Arrogant AND Paranoid–Not a Good Combination

“Masters of Arrogance,” my 27 Feb. 2010 post, talked of the American tendency to assume our mastery over an ignorant and often malevolent world. Unfortunately, there’s another downside to that posture, a paranoid tendency to assume that those ignorant and malevolent fools are out to get us. And these days, treacherous scientists are often at the head of that list.

This 20 Mar. 2010 New York Times article presents a good example: “Academic Paper in China Sets Off Alarms in U.S.”

The authors of this paper made the mistake of using standard science jargon, in this case “attack,” and set off paranoid reactions in the United States reminiscent of the reactions to a climate scientist’s use of the jargon word “trick” a while back.

Here’s the Chinese engineering student’s reaction to his new fame as a potential terrorist:

When reached by telephone, Mr. Wang said he and his professor had indeed published “Cascade-Based Attack Vulnerability on the U.S. Power Grid” in an international journal called Safety Science last spring. But Mr. Wang said he had simply been trying to find ways to enhance the stability of power grids by exploring potential vulnerabilities.

“We usually say ‘attack’ so you can see what would happen,” he said. “My emphasis is on how you can protect this. My goal is to find a solution to make the network safer and better protected.” And independent American scientists who read his paper said it was true: Mr. Wang’s work was a conventional technical exercise that in no way could be used to take down a power grid.

Sure looks that way to me, at least from my layman’s reading of the Science Direct abstract of “Cascade-based Attack Vulnerability on the US Power Grid.” Here it is. I pulled it straight off the Web:

The vulnerability of real-life networks subject to intentional attacks has been one of the outstanding challenges in the study of the network safety. Applying the real data of the US power grid, we compare the effects of two different attacks for the network robustness against cascading failures, i.e., removal by either the descending or ascending orders of the loads. Adopting the initial load of a node j to be Lj=[kj(Σmset membership, variantΓjkm)]α with kj and Γj being the degree of the node j and the set of its neighboring nodes, respectively, where α is a tunable parameter and governs the strength of the initial load of a node, we investigate the response of the US power grid under two attacks during the cascading propagation. In the case of α<0.7, our investigation by the numerical simulations leads to a counterintuitive finding on the US power grid that the attack on the nodes with the lowest loads is more harmful than the attack on the ones with the highest loads. In addition, the almost same effect of two attacks in the case of α=0.7 may be useful in furthering studies on the control and defense [emphasis added] of cascading failures in the US power grid.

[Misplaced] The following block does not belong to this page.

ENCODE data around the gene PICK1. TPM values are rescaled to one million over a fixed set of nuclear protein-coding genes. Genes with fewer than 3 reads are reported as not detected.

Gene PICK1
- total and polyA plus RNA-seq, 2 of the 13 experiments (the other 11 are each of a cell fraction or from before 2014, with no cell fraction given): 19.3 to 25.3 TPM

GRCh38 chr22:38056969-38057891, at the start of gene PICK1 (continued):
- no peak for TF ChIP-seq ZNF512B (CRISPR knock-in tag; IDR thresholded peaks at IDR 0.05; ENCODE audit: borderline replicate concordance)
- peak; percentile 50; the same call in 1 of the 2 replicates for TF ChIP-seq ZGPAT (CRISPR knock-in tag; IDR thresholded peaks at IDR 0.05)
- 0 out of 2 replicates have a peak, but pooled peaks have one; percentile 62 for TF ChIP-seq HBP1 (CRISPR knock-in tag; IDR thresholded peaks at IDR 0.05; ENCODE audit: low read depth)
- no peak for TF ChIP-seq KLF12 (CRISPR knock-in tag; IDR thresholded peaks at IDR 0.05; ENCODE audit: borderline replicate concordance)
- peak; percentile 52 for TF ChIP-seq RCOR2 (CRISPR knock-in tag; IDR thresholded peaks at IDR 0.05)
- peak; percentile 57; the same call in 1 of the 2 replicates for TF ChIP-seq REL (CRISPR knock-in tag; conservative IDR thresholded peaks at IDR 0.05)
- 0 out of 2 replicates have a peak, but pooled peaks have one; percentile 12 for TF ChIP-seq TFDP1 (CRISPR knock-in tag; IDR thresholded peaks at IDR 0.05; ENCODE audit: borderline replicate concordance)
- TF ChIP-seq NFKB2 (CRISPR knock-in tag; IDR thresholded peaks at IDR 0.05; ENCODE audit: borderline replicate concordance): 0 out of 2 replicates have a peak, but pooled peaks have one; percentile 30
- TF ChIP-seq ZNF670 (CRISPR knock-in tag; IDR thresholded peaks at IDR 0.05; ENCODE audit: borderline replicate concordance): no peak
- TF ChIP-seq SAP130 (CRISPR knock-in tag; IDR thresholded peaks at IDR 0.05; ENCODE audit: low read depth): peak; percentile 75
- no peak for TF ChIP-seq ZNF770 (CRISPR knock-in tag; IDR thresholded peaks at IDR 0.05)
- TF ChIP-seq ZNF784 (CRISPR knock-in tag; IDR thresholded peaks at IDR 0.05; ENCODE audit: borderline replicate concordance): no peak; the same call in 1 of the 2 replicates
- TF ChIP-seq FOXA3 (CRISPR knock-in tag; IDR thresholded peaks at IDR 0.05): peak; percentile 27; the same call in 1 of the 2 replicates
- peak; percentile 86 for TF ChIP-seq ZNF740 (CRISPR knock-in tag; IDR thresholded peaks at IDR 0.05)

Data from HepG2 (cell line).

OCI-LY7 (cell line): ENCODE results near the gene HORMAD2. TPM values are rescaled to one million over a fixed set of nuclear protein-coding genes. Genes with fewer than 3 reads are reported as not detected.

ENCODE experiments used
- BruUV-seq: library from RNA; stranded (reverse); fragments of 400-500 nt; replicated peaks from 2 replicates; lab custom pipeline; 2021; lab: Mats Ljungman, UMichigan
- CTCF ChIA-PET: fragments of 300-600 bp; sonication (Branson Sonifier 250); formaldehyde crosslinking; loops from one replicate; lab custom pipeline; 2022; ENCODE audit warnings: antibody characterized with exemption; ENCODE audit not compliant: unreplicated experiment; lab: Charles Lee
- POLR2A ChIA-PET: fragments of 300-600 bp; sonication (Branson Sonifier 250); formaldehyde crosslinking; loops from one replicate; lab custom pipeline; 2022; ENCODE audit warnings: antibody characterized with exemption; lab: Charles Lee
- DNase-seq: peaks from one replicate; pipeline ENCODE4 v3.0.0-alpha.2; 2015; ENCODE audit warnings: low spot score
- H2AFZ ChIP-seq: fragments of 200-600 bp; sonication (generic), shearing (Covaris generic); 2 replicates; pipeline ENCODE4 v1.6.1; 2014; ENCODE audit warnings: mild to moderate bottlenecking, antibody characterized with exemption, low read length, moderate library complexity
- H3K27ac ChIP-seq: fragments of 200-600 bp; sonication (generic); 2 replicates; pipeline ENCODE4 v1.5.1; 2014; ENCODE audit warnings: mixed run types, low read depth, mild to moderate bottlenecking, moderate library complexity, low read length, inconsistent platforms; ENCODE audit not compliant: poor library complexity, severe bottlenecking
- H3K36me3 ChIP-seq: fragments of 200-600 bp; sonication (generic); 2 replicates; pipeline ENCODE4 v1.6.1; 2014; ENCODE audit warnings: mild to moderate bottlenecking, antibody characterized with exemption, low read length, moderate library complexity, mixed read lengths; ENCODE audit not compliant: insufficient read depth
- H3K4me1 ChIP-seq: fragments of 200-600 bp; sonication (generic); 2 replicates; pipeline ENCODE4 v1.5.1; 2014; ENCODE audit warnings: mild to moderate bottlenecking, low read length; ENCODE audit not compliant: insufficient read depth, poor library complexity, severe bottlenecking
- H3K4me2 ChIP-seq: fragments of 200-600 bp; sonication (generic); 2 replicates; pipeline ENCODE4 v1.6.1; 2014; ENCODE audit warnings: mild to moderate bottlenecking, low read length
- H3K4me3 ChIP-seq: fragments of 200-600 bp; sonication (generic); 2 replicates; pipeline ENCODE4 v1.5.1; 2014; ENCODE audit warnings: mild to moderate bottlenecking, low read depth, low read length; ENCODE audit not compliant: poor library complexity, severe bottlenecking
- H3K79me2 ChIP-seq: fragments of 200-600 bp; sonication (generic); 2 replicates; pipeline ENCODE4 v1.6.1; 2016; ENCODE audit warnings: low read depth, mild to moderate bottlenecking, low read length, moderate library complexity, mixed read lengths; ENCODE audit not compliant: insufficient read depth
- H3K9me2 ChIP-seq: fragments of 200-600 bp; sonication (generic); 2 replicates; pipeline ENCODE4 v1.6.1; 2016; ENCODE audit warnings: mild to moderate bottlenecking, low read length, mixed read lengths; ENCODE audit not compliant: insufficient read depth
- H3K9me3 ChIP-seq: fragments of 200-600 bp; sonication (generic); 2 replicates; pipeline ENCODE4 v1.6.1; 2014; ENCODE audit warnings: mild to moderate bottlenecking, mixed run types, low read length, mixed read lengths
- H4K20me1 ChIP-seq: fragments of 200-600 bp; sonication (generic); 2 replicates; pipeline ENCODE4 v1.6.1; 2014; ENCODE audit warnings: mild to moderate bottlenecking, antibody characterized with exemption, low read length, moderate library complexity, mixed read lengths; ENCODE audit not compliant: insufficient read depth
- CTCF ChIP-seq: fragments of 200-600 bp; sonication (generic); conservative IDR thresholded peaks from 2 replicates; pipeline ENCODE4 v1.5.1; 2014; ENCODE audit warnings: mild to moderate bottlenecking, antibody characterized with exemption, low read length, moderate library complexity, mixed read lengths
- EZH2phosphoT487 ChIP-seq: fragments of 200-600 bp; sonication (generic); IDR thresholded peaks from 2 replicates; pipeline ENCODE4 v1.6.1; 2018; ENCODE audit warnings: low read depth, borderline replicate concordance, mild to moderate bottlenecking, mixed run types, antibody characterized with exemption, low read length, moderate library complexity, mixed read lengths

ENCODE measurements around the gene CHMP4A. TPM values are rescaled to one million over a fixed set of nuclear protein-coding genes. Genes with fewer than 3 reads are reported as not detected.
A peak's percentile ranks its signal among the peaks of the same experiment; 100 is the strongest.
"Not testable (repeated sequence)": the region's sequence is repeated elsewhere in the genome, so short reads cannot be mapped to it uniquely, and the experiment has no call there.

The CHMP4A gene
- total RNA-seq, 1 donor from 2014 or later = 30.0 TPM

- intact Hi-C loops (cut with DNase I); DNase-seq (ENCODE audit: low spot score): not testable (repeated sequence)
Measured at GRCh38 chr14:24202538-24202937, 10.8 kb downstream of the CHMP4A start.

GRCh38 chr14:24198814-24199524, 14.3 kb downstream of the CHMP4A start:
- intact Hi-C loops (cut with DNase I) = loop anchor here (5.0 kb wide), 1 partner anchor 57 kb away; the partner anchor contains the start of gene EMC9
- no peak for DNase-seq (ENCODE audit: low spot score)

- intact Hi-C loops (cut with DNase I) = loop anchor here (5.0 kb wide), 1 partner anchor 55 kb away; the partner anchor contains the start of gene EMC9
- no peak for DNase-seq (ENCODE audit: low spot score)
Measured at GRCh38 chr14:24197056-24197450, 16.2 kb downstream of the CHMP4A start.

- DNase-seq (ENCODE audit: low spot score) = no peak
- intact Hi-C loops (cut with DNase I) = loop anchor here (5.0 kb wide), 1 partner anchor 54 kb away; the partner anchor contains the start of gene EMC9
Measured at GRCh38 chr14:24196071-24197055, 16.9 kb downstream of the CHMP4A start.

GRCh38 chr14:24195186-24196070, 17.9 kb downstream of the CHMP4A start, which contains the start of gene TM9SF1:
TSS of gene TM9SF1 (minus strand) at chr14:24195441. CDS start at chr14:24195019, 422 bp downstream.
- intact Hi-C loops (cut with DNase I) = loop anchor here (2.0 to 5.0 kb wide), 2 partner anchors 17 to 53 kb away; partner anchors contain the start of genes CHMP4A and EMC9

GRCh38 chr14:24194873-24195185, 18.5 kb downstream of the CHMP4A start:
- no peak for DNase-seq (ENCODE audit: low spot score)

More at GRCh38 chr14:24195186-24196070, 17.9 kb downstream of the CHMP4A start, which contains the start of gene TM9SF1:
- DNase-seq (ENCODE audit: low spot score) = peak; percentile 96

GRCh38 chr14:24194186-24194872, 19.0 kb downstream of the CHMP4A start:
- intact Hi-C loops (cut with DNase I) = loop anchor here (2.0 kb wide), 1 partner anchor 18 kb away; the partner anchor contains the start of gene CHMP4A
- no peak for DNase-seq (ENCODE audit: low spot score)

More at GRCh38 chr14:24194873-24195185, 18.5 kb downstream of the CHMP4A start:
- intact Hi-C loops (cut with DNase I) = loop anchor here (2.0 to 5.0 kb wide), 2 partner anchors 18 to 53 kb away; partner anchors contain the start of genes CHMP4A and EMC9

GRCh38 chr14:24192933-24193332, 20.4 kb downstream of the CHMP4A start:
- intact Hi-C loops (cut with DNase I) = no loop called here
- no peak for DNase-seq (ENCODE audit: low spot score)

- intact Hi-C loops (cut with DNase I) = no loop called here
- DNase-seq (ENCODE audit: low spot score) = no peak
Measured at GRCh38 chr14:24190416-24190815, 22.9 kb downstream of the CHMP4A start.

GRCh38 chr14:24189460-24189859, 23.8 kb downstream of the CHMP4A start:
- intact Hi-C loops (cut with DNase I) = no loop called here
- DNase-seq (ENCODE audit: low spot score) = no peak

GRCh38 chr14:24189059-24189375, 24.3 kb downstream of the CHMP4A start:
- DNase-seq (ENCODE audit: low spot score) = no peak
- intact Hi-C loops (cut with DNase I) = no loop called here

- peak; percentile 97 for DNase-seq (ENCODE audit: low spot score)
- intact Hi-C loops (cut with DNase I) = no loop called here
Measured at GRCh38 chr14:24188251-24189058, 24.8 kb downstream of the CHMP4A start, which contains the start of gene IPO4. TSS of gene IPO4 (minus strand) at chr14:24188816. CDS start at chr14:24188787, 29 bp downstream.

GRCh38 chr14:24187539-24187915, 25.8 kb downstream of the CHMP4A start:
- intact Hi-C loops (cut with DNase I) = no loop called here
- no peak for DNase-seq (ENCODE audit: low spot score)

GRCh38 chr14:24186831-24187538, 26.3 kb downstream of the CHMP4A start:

Keywords: Cascading failure; Attack; US power grid; Critical threshold; Tunable parameter

If you want to see if this Chinese student is really publicly announcing an attack, buy a copy of the whole article. It’s available for purchase. Just click here.

I’m not saying that Chinese scientists aren’t plotting against us. I’m sure they are, just as I’m sure every country in the world is plotting against enemies real or imagined. I’m just saying that the truly malevolent are hardly likely to publish their plans for real attacks in established journals and offer to let anyone buy these plans for a few bucks.

How stupid do we think our adversaries are? How bleeping ignorant of science have we become that this embarrassingly revealing story hit the NYT?

The article itself contains some zinger observations. Here’s one.

Nart Villeneuve, a researcher with the SecDev Group, an Ottawa-based cybersecurity research and consulting group [said,] “Once you start interpreting every move that a country makes as hostile, it builds paranoia into the system.”

And here’s another:

Mr. Wang’s paper cites the network science research of Albert-Laszlo Barabasi, a physicist at Northeastern University. Dr. Barabasi has written widely on the potential vulnerability of networks to so-called engineered attacks.

“I am not well vested in conspiracy theories,” Dr. Barabasi said in an interview, “but this is a rather mainstream topic that is done for a wide range of networks, and, even in the area of power transmission, is not limited to the U.S. system — there are similar studies for power grids all over the world.”

I don’t know what bothers me more. Arrogance, paranoia, or lousy research skills.

Cassandra

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